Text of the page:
This Spanish copper coin is known as a cuarto, or four maravedis, and was minted in Santo Domingo on the Spanish-controlled Caribbean island of Hispaniola. Dating c. 1542-56, the coin pictured is one of five of these Spanish colonial coins found in James Fort. These 16th-century coins from the early European colonization are extremely rare in North American archaeological contexts.
The obverse, or primary side of the coin, contains a crowned gothic “Y” flanked by the assayer mark “F”. Occasionally, the names of assayers working at different mints during specific times are known and can be determined from marks on the coinage. In this case the individual responsible for ensuring that this coin contained the correct amount or purity of metal was an individual named Francisco Rodriguez. The denomination “4” is also present on the obverse side, and the legend “CAROLUS ET IOANNA”, indicating Charles I and Joanna of Castille, rulers of Spain between 1504-1555.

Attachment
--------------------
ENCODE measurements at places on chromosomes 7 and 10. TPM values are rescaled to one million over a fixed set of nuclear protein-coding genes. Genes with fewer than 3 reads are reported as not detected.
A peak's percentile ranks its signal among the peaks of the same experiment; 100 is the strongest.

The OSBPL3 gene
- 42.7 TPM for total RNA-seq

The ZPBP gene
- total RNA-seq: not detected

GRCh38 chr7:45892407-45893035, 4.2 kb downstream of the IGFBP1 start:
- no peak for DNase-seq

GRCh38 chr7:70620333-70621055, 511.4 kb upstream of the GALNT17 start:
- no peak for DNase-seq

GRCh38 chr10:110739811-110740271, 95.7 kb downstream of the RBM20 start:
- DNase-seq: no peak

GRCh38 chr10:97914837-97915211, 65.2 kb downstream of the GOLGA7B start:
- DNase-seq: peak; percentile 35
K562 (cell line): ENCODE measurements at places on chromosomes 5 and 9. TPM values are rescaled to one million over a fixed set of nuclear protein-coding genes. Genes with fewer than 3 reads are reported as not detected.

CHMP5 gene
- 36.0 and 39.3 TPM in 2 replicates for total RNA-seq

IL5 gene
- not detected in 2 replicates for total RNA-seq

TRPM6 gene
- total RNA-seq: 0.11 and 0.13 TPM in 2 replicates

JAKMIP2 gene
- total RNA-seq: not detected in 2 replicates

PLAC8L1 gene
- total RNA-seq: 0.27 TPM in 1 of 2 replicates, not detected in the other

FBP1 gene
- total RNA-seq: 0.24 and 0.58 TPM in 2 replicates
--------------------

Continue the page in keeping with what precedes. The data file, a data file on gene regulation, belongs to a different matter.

The reverse side of the coin depicts the crowned columns of Hercules flanked by the mint mark “S” and “P” for Santo Domingo del Puerto, with the legend “REGIS ISPANIARUM ET” (Indiarum), King of Spain and the Indies.